Thursday, May 12, 2011

Teaching Children Real Lessons

We have several small newspapers in my area - bascially each community has a little "rag" all of which are published by a newspaper conglomerate. the papers are free (wholly advertiser supported), and a copy of my community's paper is delivered to my house each week. But like a good portion of the community, I rarely read it. It often goes from the driveway straight into the recycling bin. In fact, some of the people in my neighborhood get annoyed with the paper owners and have even asked (and been ignored) *not* to have the paper delivered to them. It's funny to see the pulpy remains of last Fall's paper sitting on the edge of my neighbor's driveway after the snow melts.

Occasionally, however, there's a front page headline that catches my eye. This week it was the word *homeschool* in the title of one of the headlines, and so I read the article ... and I was impressed - not with the article itself, but with the parents of the two homeschoolers who were featured in the article.

The story was about a local family who purchased an old feed store building and remodeled it into a home. During the renovations, they left the store front intact with the intention of making it an office for the dad's business. Instead these forward-thinking parents decided to give their two children, ages 15 and 12, a future by turning the storefront into ... well, a store - a penny candy store to be exact. According to the article, the kids have been involved in every aspect of the store from attending planning meetings for obtaining a business permit to designing the interior of the store (and the 15 year old even helped build the shelves out of reclaimed wood) to ordering and pricing merchandise.

In these days of increasing unemployment and ballooning college debt (that graduates can barely hope to repay, because the only jobs many can find are jobs that barely feed and house them), these parents have given their children a future by teaching them some valuable skills and also by giving them this store to run, and perhaps, in the future, take over the operation of.

Conventional wisdom advises parents to start saving for their children's future in the form of a college savings account. Thirty years ago when the employment prospects were slightly better for college grads, when prices on everything from gasoline to groceries were more stable, and when the value of the dollar wasn't in serious danger of destabilizing making those savings worthless, I would have agreed with that advice, but today I think parents would be better advised to focus on non-conventional ways of securing their children's futures.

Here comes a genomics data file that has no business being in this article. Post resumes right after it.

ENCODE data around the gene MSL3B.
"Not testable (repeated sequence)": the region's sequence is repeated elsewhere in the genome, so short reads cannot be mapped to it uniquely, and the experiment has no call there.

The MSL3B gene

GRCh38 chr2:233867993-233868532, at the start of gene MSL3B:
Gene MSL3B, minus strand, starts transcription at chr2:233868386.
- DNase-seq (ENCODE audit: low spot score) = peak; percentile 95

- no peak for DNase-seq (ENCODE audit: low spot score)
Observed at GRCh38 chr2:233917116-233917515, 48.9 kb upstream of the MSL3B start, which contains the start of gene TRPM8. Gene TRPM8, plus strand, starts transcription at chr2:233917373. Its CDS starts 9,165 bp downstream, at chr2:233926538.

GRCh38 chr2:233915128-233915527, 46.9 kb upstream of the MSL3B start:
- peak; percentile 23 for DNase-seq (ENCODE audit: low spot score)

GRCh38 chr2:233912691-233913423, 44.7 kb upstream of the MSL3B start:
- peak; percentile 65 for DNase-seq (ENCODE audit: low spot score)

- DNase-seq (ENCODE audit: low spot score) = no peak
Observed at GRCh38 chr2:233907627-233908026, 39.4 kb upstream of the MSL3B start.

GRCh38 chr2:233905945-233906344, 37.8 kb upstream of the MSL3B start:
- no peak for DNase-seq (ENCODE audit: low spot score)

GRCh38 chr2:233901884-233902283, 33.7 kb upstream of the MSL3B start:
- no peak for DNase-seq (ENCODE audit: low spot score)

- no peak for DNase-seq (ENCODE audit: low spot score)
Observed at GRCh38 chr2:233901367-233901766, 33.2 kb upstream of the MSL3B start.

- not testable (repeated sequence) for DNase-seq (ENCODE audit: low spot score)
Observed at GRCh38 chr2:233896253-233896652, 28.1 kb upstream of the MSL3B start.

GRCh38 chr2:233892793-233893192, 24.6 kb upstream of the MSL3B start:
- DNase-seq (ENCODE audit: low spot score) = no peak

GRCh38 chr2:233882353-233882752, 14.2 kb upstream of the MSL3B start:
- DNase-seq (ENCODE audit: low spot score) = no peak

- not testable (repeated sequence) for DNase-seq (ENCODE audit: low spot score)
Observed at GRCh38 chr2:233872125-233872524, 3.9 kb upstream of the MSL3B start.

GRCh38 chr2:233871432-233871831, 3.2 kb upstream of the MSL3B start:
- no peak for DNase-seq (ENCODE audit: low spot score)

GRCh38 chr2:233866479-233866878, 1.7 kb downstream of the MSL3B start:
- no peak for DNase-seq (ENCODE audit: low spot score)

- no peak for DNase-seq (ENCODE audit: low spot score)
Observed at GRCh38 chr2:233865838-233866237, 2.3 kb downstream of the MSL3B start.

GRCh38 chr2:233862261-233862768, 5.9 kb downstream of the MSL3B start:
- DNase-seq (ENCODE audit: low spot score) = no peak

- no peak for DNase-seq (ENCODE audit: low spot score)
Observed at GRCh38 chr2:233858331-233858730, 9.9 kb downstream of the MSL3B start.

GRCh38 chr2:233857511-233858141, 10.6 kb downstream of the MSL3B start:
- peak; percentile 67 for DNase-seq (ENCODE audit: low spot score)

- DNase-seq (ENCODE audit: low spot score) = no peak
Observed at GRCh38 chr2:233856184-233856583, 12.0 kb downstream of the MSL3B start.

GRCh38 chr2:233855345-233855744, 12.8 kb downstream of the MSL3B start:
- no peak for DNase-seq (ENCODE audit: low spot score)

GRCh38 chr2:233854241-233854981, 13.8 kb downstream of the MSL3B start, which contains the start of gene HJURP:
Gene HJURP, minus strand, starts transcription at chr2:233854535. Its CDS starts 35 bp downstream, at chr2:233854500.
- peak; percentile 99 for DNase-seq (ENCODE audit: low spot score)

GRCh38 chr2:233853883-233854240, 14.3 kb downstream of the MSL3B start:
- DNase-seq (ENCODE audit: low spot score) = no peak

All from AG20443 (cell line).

Instead of opening a college savings account, for instance, how about investing in a piece of land so that the child can build a home and have a place to live - rent free? If that house is off-grid with a working well and a small alternative energy system, even better.

Or, do as the parents featured in the above mentioned article and help the children set-up a business. By the time those kids become adults, they wiil have a better business education than a new college graduate, and also, unlike that college graduate, the kids in the article will already have what is very likely to be a profitable career.

We're heading into a new order of things - not new in the sense that it's never been done, but "new" in the sense that most of us in this country have only minimally experienced the kinds of lifestyle changes we'll be forced to make in the not distant future. Those people who learn to change with the times will successfully weather the storm. Those who cling to the old ways of doing things will, eventually, go down with the ship.

The family featured in that article will be among the lucky ones who sail smoothly along while the storm rages around them.

1 comment:

  1. Awesome! I couldn't agree more with your thoughts. I have college debt that I cannot hope to ever repay (but I do make bare-minimum attempts when neccessary). I told my oldest that if she wants to go to college, she needs to really consider exactly what her goals are and see if college fits in with those goals. Is college really necessary? Sometimes yes, sometimes no! I like the fact that in Britain, it is a tradition to take a 'gap year' to visit the world before starting college. I have been told that financial aid will wait in most cases (unlike here in the US, where you must go directly to college for scholarships to be applied).

    I think that so much is gleaned from that gap year, according to what I've read. The young adults get a feel for what they truly might want to do. They learn some real-life lessons and skills, and may also work to earn money they can then apply to college the next year.... And some discover they are happier NOT going to college, but rather striking out in their own directions :)